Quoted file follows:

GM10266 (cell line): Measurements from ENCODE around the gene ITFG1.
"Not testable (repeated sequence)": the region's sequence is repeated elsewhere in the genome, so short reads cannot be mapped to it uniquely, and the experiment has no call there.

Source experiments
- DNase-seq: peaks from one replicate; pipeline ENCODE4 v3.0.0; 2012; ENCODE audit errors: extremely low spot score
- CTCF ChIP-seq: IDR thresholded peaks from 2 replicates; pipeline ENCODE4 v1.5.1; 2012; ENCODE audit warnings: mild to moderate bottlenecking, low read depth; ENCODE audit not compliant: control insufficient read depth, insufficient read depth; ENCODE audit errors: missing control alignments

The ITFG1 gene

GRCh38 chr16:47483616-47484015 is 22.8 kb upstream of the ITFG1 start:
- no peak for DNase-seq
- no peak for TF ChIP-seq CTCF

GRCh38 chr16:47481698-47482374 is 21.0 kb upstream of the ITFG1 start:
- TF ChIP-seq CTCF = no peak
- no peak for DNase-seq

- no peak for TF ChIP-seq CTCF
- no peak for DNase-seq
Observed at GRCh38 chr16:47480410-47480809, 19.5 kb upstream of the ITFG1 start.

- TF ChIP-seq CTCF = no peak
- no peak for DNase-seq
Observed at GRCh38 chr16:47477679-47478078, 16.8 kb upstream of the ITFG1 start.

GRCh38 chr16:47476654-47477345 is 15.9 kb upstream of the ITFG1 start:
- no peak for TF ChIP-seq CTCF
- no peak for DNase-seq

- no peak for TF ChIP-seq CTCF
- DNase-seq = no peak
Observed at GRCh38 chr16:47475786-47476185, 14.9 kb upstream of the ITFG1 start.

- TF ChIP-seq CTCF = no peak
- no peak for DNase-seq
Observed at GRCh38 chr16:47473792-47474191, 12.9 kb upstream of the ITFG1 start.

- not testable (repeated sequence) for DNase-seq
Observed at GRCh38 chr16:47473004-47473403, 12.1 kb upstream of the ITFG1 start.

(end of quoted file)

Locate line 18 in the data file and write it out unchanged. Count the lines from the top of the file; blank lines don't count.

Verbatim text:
Observed at GRCh38 chr16:47477679-47478078, 16.8 kb upstream of the ITFG1 start.